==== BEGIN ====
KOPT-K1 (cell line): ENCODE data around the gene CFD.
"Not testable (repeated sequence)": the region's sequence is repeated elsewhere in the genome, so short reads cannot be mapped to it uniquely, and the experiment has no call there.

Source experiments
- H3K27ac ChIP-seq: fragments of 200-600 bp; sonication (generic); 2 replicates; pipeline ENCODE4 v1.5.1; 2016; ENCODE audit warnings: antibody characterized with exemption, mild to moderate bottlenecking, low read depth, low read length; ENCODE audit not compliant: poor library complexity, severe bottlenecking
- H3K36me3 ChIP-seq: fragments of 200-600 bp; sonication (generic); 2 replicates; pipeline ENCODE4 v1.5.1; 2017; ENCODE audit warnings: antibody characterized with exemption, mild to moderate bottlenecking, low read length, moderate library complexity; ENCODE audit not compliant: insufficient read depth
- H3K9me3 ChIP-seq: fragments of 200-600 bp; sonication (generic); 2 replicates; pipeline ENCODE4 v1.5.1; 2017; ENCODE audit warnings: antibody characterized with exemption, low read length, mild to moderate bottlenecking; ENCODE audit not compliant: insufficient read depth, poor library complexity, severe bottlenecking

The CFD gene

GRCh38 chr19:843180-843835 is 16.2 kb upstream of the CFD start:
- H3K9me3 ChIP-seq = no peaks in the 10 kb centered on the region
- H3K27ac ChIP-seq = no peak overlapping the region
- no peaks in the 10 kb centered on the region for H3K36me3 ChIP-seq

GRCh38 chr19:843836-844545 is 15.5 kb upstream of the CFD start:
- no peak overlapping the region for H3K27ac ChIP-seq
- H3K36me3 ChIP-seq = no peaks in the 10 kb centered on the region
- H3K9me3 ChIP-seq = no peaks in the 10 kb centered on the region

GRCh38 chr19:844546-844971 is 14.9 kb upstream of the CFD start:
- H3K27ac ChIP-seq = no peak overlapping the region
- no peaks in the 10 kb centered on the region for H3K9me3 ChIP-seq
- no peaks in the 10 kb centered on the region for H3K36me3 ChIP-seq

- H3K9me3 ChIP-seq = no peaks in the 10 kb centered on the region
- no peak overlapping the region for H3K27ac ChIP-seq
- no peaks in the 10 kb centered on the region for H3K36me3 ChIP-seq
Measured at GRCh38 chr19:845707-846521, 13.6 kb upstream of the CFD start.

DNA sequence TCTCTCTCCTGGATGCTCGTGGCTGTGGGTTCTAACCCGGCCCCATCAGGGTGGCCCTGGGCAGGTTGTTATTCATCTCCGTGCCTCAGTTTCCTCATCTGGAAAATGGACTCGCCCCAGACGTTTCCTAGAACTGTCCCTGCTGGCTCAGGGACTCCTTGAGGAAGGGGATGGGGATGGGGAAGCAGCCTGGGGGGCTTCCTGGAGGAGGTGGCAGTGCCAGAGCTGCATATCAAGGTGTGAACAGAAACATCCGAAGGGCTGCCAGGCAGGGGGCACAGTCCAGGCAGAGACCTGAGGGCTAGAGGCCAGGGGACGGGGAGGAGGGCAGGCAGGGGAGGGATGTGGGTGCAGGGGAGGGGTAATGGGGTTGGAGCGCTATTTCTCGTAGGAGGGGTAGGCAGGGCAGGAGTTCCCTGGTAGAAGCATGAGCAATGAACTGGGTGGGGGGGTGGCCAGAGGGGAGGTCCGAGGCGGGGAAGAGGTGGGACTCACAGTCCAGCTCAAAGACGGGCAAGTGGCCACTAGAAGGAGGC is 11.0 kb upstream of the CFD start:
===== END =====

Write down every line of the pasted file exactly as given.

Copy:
KOPT-K1 (cell line): ENCODE data around the gene CFD.
"Not testable (repeated sequence)": the region's sequence is repeated elsewhere in the genome, so short reads cannot be mapped to it uniquely, and the experiment has no call there.

Source experiments
- H3K27ac ChIP-seq: fragments of 200-600 bp; sonication (generic); 2 replicates; pipeline ENCODE4 v1.5.1; 2016; ENCODE audit warnings: antibody characterized with exemption, mild to moderate bottlenecking, low read depth, low read length; ENCODE audit not compliant: poor library complexity, severe bottlenecking
- H3K36me3 ChIP-seq: fragments of 200-600 bp; sonication (generic); 2 replicates; pipeline ENCODE4 v1.5.1; 2017; ENCODE audit warnings: antibody characterized with exemption, mild to moderate bottlenecking, low read length, moderate library complexity; ENCODE audit not compliant: insufficient read depth
- H3K9me3 ChIP-seq: fragments of 200-600 bp; sonication (generic); 2 replicates; pipeline ENCODE4 v1.5.1; 2017; ENCODE audit warnings: antibody characterized with exemption, low read length, mild to moderate bottlenecking; ENCODE audit not compliant: insufficient read depth, poor library complexity, severe bottlenecking

The CFD gene

GRCh38 chr19:843180-843835 is 16.2 kb upstream of the CFD start:
- H3K9me3 ChIP-seq = no peaks in the 10 kb centered on the region
- H3K27ac ChIP-seq = no peak overlapping the region
- no peaks in the 10 kb centered on the region for H3K36me3 ChIP-seq

GRCh38 chr19:843836-844545 is 15.5 kb upstream of the CFD start:
- no peak overlapping the region for H3K27ac ChIP-seq
- H3K36me3 ChIP-seq = no peaks in the 10 kb centered on the region
- H3K9me3 ChIP-seq = no peaks in the 10 kb centered on the region

GRCh38 chr19:844546-844971 is 14.9 kb upstream of the CFD start:
- H3K27ac ChIP-seq = no peak overlapping the region
- no peaks in the 10 kb centered on the region for H3K9me3 ChIP-seq
- no peaks in the 10 kb centered on the region for H3K36me3 ChIP-seq

- H3K9me3 ChIP-seq = no peaks in the 10 kb centered on the region
- no peak overlapping the region for H3K27ac ChIP-seq
- no peaks in the 10 kb centered on the region for H3K36me3 ChIP-seq
Measured at GRCh38 chr19:845707-846521, 13.6 kb upstream of the CFD start.

DNA sequence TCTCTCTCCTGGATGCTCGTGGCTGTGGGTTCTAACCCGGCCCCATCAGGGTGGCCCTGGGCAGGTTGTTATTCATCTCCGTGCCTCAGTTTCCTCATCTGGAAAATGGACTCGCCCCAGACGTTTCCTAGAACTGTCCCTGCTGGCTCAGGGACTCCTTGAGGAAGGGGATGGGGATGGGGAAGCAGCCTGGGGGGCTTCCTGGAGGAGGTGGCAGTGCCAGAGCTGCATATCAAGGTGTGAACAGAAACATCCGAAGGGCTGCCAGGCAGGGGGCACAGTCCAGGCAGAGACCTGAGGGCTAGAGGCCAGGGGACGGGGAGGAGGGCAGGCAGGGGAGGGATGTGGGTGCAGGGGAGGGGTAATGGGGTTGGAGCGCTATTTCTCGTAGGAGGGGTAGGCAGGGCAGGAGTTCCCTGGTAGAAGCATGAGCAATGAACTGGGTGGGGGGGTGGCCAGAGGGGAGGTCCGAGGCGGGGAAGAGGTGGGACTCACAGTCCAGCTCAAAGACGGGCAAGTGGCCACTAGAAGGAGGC is 11.0 kb upstream of the CFD start: